Human rights: first intersex-led discussions at the UN Human Rights Council

Holly Greenberry speaking to the Human Rights Council

On Monday 10 March at the United Nations Human Rights Council, Holly Greenberry spoke on intersex issues on behalf of a group of intersex organisations. Holly also thanked the Special Rapporteur on torture, and the Special Rapporteur on the situation of human rights defenders on our behalf.

Statement to the Human Rights Council

Watch Holly here, speaking from 1:33:12.

Canadian HIV/AIDS Legal Network, joined by International Lesbian and Gay Association

March 10th, 2014

Mr. President

This statement is also made on behalf of several intersex NGOs from around the world.

We would like to congratulate the Special Rapporteur on his ongoing work this year, and thank him for the historical decision of including intersex issues in his report on abuses in health-care settings, presented last year at the 22nd session of the Human Rights Council.

Intersex people are those born with bodies that vary from both male and female standards, including our chromosomes, hormones, gonads and/or genitals.

In all countries of the world intersex children are subjected to surgical and hormonal procedures, without their consent and without any medical need, with the sole purpose of ‘normalizing’ the external appearance of their genitalia. These are the irreversible medical practices that the Special Rapporteur identified clearly as human rights violations.

As intersex adults, we face the consequences of those procedures, including genital insensitivity, sterilization, physical and mental trauma. For many of us, these medical abuses are a clear form of genital mutilation.

Intersex adults also face discrimination at different levels, including access to proper health care, to education, to sanitation, and to sports. The media contributes to the stigma we face, disseminating misinformation and to reproduce stigmatization against intersex people. Intersex people in confinement institutions – such as mental and penitentiary facilities – are constantly exposed to violence related to intersex status. Alarming information about increasing numbers of cases of selective abortion and infanticide grounded on intersexuality is coming from different countries.

We would like to call on States to follow the recommendation of the Special Rapporteur and put an end to human rights violations affecting intersex people, and to provide adequate redress. We also remind States of including intersex people in all decision-making processes affecting us, including consulting us on legislation and other measures concerning intersex issues. We would invite all present to a side event tomorrow, in room VIII at 10 am. This historic side event will be the first ever at the UN to bring specific attention to the human rights needs of intersex persons.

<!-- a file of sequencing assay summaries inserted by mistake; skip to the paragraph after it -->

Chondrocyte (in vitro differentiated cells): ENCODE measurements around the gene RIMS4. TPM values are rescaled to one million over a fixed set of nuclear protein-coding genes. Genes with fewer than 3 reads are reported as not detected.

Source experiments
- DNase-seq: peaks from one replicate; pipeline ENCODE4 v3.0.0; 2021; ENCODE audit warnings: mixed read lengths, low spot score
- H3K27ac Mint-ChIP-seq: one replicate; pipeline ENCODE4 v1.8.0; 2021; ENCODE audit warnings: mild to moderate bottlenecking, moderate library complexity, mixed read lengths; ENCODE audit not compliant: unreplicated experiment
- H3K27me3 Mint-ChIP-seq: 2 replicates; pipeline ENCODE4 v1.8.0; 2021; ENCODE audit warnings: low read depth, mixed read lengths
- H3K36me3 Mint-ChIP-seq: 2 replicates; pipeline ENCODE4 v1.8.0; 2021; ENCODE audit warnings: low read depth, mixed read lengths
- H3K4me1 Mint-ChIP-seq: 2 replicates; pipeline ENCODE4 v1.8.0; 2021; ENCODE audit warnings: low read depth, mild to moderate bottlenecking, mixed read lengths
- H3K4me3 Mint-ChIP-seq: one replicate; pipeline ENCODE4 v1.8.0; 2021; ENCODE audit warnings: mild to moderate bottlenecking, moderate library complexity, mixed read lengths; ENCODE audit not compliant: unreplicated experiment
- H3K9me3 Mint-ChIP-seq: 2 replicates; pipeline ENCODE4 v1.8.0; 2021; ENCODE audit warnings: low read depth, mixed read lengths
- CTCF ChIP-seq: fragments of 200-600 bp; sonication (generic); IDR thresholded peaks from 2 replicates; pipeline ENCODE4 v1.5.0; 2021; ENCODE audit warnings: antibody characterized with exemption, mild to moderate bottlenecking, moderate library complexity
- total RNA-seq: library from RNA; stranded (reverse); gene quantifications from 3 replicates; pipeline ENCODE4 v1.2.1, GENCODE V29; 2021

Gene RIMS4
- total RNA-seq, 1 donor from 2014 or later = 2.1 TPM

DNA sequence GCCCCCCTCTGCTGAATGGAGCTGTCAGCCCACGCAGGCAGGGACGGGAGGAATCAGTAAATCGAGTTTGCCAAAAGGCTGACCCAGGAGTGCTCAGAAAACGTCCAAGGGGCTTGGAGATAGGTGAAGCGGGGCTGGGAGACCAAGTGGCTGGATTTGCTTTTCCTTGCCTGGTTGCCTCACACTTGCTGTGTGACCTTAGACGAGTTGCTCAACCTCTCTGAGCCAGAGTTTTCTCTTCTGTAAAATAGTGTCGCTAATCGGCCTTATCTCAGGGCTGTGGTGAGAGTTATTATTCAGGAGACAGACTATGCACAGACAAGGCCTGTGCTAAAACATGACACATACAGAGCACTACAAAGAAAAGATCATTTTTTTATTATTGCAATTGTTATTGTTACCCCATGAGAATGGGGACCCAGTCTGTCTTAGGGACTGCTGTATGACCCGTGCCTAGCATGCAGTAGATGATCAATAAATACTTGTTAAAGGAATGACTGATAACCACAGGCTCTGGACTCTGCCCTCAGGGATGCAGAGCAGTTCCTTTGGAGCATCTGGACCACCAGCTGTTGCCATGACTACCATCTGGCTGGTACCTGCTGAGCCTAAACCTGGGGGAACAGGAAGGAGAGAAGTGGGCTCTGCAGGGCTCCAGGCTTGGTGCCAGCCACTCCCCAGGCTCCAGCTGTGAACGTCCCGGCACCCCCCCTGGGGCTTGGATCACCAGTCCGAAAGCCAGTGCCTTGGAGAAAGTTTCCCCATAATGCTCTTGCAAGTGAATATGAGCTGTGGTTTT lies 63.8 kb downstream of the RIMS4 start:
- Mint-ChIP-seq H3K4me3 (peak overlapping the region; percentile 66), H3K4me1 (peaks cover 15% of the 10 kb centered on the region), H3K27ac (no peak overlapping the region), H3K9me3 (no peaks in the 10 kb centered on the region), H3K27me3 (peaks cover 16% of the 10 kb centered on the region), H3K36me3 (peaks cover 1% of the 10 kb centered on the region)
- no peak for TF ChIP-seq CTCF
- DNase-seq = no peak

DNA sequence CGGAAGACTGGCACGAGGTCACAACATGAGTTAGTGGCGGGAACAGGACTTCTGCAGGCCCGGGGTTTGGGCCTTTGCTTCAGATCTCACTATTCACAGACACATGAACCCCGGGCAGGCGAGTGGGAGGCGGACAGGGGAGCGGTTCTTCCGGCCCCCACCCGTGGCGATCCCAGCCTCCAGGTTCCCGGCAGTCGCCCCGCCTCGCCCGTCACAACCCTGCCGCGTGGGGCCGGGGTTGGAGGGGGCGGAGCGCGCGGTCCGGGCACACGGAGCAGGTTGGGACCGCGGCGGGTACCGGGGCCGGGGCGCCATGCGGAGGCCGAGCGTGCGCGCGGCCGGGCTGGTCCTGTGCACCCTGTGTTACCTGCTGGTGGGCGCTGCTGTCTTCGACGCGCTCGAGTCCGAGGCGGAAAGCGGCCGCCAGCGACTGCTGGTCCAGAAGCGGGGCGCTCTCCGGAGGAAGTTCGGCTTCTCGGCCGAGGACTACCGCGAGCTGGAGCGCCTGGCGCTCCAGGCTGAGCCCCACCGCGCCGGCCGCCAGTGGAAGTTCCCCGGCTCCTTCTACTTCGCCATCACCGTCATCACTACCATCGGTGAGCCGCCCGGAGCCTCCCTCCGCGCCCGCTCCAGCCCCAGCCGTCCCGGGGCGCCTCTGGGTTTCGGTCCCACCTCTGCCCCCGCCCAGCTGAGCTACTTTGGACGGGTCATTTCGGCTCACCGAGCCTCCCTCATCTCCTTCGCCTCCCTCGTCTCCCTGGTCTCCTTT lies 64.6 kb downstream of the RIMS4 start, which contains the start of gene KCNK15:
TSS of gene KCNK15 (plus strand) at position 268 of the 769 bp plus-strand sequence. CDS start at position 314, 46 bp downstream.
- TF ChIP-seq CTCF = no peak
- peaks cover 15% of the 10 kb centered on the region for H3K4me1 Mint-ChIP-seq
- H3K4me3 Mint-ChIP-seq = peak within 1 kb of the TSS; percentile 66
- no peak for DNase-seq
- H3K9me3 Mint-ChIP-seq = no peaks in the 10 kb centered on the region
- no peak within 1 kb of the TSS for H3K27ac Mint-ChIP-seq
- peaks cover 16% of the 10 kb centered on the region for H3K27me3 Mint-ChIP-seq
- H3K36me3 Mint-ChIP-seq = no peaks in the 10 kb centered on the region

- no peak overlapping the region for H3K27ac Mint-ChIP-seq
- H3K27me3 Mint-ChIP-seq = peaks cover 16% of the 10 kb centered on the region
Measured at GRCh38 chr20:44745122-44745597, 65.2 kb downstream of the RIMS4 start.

We also commend the Special Rapporteur on human rights defenders for her sustained attention during her mandate to the needs of those most marginalised, including defenders working on sexual orientation and gender identity issues.

As the Special Rapporteur has noted in her final report to the Council, a safe and enabling environment for human rights defenders is undermined by laws that criminalise same-sex relations, or which prohibit their work to advance equality and respect on these grounds.

The Special Rapporteur’s communications report highlights numerous violations of the rights of LGBTI defenders, including denials of freedom of expression and peaceful assembly, State refusal to register NGOs, police harassment, and violent attacks, as well as recent legislation in countries such as Uganda, Nigeria and Russia, which prohibits any advocacy of human rights issues relating to sexual orientation and gender identity, restricts the legitimate activities of a broad range of civil society actors, and exposes defenders to risk of violence and reprisals. Such legislation has been passed in wider cultures of State impunity, with increasing suppressions of fundamental human rights.

We commend the Special Rapporteur for her attention to these issues, and would ask what can be done to ensure that human rights defenders working on these issues are adequately protected.”

Thank you.

Notes for Editors:

  • Intersex people are born with bodies that vary from female or male standards, including our chromosomes, hormones, gonads and/or genitals. All around the world we face gross human rights violations.
  • Population figures for intersex people vary depending on definitions. According to some definitions, up to 1.7 percent of live births exhibit some degree of variation from female or male standards. Between 0.1% and 0.2% of live births show a degree of bodily variance enough to become the subject of specialist medical attention, including surgical intervention.
  • Intersex Activists have been meeting at a global level for each of the past three years. At our latest meeting we released the following statement:

Intersex side event at the UN Human Rights Council

  • Information on the first ever intersex side event at the UN Human Rights Council has moved here.


These are historic events, and we thank ILGA, the Canadian HIV/AIDS Legal Network, and ARC International for helping make them possible. OII Australia would also like to thank Travis de Jonk and ACON for great assistance with our video contribution.